Britain's Advertising Standards Authority has pulled a pair of ads featuring Julia Roberts and Christy Turlington for being overly-airbrushed, the Guardian reports.
Member of Parliament Jo Swinson first alerted the campaign watchdog to Lancome's two-page ad showing Roberts as shot by Mario Testino and a spot for Maybelline's "Eraser" foundation featuring Turlington.
According to the BBC, Swinson said the manipulated photographs could impact an individual's body image:
"We should have some honesty in advertising and that's exactly what the ASA is there to do. I'm delighted they've upheld these complaints," she said.
"There's a big picture here which is half of young women between 16 and 21 say they would consider cosmetic surgery and we've seen eating disorders more than double in the last 15 years.
"There's a problem out there with body image and confidence. The way excessive retouching has become pervasive in our society is contributing to that problem."
Swinson added, "Excessive airbrushing and digital manipulation techniques have become the norm, but both Christy Turlington and Julia Roberts are naturally beautiful women who don't need retouching to look great. This ban sends a powerful message to advertisers -- let's get back to reality," the Guardian writes.
The beauty giant, for its part, did acknowledge that the pics had been taken to ye olde Photoshoppe. From the Independent:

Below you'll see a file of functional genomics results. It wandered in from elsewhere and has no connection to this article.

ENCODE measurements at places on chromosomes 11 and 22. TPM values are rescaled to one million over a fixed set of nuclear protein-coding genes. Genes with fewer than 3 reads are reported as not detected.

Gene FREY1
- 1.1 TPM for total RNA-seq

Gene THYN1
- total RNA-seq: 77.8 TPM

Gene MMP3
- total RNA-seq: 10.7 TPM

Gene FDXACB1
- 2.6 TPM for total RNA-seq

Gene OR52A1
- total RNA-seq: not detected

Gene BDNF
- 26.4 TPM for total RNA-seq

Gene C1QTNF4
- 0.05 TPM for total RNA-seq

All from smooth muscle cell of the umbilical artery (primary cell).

L'Oreal admitted post-production techniques had been used in its advert featuring Turlington to "lighten the skin, clean up make-up, reduce dark shadows and shading around the eyes, smooth the lips and darken the eyebrows".
However, the beauty firm said it believed the image accurately illustrated the results the product could achieve.
It also said the flawless skin in the image of Roberts was down to her "naturally healthy and glowing skin", adding the product had taken 10 years to develop.
The ASA previously banned a YSL Belle D'Opium commercial for simulating drug use, nixed "indecent" Diesel billboards and said no to two misleading Louis Vuitton print ads. However, the group decided there was nothing wrong with a particular Miu Miu ad depicting what some dubbed a "significantly underweight" model.
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